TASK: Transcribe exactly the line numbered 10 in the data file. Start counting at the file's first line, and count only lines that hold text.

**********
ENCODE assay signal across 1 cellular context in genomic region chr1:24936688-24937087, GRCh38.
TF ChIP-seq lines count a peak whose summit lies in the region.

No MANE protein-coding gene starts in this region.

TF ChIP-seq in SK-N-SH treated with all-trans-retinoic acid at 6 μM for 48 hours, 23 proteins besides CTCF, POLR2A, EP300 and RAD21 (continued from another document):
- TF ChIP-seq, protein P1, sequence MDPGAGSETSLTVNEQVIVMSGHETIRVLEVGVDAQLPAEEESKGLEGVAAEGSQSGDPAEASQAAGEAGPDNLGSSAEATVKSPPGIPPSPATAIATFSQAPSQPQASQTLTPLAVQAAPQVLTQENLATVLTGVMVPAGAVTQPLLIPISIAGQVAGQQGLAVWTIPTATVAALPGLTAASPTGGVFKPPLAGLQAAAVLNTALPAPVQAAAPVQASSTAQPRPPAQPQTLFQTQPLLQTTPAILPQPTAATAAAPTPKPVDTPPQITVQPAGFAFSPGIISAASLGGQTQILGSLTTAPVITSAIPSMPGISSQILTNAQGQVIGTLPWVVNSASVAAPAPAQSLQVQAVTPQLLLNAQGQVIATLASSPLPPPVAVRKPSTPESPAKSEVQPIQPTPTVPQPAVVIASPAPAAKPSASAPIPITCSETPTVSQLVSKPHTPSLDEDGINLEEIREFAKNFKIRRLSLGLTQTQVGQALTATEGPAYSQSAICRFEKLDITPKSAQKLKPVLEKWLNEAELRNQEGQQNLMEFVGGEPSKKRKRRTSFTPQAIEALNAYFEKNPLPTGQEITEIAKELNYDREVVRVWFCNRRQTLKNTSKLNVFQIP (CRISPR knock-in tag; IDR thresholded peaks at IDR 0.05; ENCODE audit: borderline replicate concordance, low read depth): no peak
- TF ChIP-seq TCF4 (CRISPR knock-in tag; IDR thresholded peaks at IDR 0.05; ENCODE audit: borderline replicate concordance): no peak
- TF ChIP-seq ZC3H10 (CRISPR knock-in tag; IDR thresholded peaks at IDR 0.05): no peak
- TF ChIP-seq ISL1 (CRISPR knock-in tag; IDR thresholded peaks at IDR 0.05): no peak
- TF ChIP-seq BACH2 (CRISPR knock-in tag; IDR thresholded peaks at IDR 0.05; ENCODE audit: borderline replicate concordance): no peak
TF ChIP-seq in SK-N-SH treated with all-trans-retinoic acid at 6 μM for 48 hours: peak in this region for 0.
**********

TF ChIP-seq in SK-N-SH treated with all-trans-retinoic acid at 6 μM for 48 hours: peak in this region for 0.